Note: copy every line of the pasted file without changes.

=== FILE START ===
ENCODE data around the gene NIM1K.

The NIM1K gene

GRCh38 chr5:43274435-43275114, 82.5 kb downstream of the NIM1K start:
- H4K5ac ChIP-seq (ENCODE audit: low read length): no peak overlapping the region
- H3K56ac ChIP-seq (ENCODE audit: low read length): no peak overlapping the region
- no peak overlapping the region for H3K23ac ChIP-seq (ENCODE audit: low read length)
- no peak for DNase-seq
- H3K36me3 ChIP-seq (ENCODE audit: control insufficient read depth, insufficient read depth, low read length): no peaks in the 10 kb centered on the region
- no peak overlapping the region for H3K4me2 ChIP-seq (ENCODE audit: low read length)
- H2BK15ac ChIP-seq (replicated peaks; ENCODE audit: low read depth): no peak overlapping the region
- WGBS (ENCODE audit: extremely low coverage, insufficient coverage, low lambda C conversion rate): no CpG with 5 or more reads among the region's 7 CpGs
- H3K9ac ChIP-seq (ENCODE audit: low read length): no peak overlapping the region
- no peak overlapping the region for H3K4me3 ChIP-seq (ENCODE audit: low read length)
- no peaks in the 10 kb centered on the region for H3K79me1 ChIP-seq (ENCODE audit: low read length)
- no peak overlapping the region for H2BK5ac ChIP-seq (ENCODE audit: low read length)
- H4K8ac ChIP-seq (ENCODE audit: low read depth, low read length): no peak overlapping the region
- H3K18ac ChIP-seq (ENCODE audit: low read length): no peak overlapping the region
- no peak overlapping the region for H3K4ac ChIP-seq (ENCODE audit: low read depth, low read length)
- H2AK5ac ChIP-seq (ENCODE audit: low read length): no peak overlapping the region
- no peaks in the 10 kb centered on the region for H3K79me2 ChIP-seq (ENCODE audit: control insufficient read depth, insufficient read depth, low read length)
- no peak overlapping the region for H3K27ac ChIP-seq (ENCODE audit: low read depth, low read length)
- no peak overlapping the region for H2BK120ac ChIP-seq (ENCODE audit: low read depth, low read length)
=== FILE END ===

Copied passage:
ENCODE data around the gene NIM1K.

The NIM1K gene

GRCh38 chr5:43274435-43275114, 82.5 kb downstream of the NIM1K start:
- H4K5ac ChIP-seq (ENCODE audit: low read length): no peak overlapping the region
- H3K56ac ChIP-seq (ENCODE audit: low read length): no peak overlapping the region
- no peak overlapping the region for H3K23ac ChIP-seq (ENCODE audit: low read length)
- no peak for DNase-seq
- H3K36me3 ChIP-seq (ENCODE audit: control insufficient read depth, insufficient read depth, low read length): no peaks in the 10 kb centered on the region
- no peak overlapping the region for H3K4me2 ChIP-seq (ENCODE audit: low read length)
- H2BK15ac ChIP-seq (replicated peaks; ENCODE audit: low read depth): no peak overlapping the region
- WGBS (ENCODE audit: extremely low coverage, insufficient coverage, low lambda C conversion rate): no CpG with 5 or more reads among the region's 7 CpGs
- H3K9ac ChIP-seq (ENCODE audit: low read length): no peak overlapping the region
- no peak overlapping the region for H3K4me3 ChIP-seq (ENCODE audit: low read length)
- no peaks in the 10 kb centered on the region for H3K79me1 ChIP-seq (ENCODE audit: low read length)
- no peak overlapping the region for H2BK5ac ChIP-seq (ENCODE audit: low read length)
- H4K8ac ChIP-seq (ENCODE audit: low read depth, low read length): no peak overlapping the region
- H3K18ac ChIP-seq (ENCODE audit: low read length): no peak overlapping the region
- no peak overlapping the region for H3K4ac ChIP-seq (ENCODE audit: low read depth, low read length)
- H2AK5ac ChIP-seq (ENCODE audit: low read length): no peak overlapping the region
- no peaks in the 10 kb centered on the region for H3K79me2 ChIP-seq (ENCODE audit: control insufficient read depth, insufficient read depth, low read length)
- no peak overlapping the region for H3K27ac ChIP-seq (ENCODE audit: low read depth, low read length)
- no peak overlapping the region for H2BK120ac ChIP-seq (ENCODE audit: low read depth, low read length)